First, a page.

The phrase “pivot to video” has been humorously — and bitterly — tossed around in media circles since 2015. Media publishers and newsrooms began investing in the growing trend of profitable video content, a move that signified a shift away from more traditional media of journalism, specifically articles and text-based storytelling. In other words, a new digital media landscape meant a modification in journalistic strategies and fundamentals: Scale back on time-consuming, investigative (and expensive) reporting; invest in snappy, profitable, short-form video that can be done on a relatively low budget.
The industry’s tendency to shift toward this supposedly “profitable” medium of journalism, one that depends on distributive social platforms like Facebook, was dangerously and irreversibly stupid. The decision was purely economic and based on observed, unsupported trends, but disguised as a strategy for improved audience engagement. Instead, publishers should have sought to invest in long-term growth of meaningful multimedia and interactive journalism. While there is a need for better distribution and audience engagement with newsroom content, the snappy one-minute video is a sloppy, quick fix for an industry that has struggled to thrive in an evolving digital landscape.
An emphasis on short-form video not only devalues traditional forms of journalism, but also long-form, deep-dive documentary work. It sends a message that fast, easy and quick bits of content — whether it be aggregated news articles or short videos — should be prioritized in the newsroom, rather than serve as an economic supplement. This ultimately does more harm than good to the quality of content produced by the industry.
Last Wednesday, a class action lawsuit brought on by a group of advertisers alleged that Facebook had overestimated users’ average video watch time by 150 to 900 percent, an issue the company hid from users and publishers, The Wall Street Journal reported.
The case drew attention from journalists, publishers and industry professionals, as most journalists unremittingly criticized the social platform for falsely pushing a “pivot to video” narrative perpetuated by gullible publishers. The trend, they alleged, spurned massive layoffs of writers and traditional journalists, as newsrooms sought to invest in social media staffers and short-form video producers. And as Facebook took back its promise for a visual future (“There will be less video,” Facebook’s head of news feed said in January), newsrooms like Vox, Refinery29 and New York Daily News scaled back their social teams in an unprecedented digital pullback.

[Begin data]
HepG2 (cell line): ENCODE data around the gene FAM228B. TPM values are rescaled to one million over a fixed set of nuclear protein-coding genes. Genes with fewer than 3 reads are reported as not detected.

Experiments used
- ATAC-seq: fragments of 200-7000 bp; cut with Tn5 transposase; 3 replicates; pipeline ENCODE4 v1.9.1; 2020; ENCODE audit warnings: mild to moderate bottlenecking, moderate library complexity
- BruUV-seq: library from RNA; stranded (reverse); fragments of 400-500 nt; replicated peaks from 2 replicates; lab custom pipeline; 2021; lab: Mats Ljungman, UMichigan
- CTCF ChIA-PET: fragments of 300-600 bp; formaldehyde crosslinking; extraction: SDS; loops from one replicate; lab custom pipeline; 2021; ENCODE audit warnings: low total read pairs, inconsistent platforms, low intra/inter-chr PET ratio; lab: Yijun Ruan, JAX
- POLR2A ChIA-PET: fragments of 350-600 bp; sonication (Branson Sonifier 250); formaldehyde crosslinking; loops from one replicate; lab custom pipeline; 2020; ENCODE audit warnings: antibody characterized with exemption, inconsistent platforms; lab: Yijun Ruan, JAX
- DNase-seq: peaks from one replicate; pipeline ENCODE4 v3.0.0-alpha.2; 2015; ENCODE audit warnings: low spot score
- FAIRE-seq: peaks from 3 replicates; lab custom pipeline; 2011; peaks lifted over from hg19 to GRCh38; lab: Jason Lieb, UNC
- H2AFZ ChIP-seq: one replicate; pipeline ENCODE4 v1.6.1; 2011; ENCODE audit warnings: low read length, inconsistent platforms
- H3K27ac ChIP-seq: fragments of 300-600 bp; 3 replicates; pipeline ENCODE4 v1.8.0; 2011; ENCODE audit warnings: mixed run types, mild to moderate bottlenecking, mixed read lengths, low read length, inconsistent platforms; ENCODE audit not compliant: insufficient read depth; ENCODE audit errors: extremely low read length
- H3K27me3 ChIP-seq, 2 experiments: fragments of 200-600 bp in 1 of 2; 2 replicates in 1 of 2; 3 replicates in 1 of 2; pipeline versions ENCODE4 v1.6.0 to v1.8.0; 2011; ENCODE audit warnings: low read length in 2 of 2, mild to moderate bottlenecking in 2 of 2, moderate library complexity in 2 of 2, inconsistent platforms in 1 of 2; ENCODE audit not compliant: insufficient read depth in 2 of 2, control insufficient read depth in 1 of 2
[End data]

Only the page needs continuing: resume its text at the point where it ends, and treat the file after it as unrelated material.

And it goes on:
Publishers have been quick to note that their decision was not based on Facebook’s emphasis on video at all in another WSJ report. Why would they completely shift their newsroom strategy to accommodate the most popular distributive platform they funnel their work onto? Because the journalism industry’s entire business model is rooted in advertising dollars, especially when content distribution is tied to social media platforms.
Ultimately, it doesn’t matter if Facebook or publishers are to blame for the pivot to video phenomenon. What matters is whether or not publishers and newsroom leaders will change the industry’s current course without firing and rehiring journalists who specialize in a variety of different skills. I’m not arguing that video skills aren’t crucial to a modern newsroom; in fact, a state-of-the-art newsroom should invest in journalists with unique specializations, skills and beats to create a well-rounded product for audiences of all ages and interests.
This pivot to video dream embraced by publishers is truly infuriating and reckless.
I’m angry that the media industry has temporarily thrown away the most basic and fundamental reporting skills necessary for good journalism for something more economically innovative. I’m angry that for most of my journalism education, I was told that the future is digital, that print readership and news was dying and that no one reads the Daily Trojan. I’m angry that hard working journalists with crucial beats were laid off from their jobs because the industry felt that time-consuming, door-knocking, on-the-ground reporting should be valued less because it doesn’t offer anything visually exciting.
Terry Nguyen is a junior majoring in journalism and political science. She is also the digital managing editor of the Daily Trojan. Her column, “Digitally Yours,” runs every other Wednesday.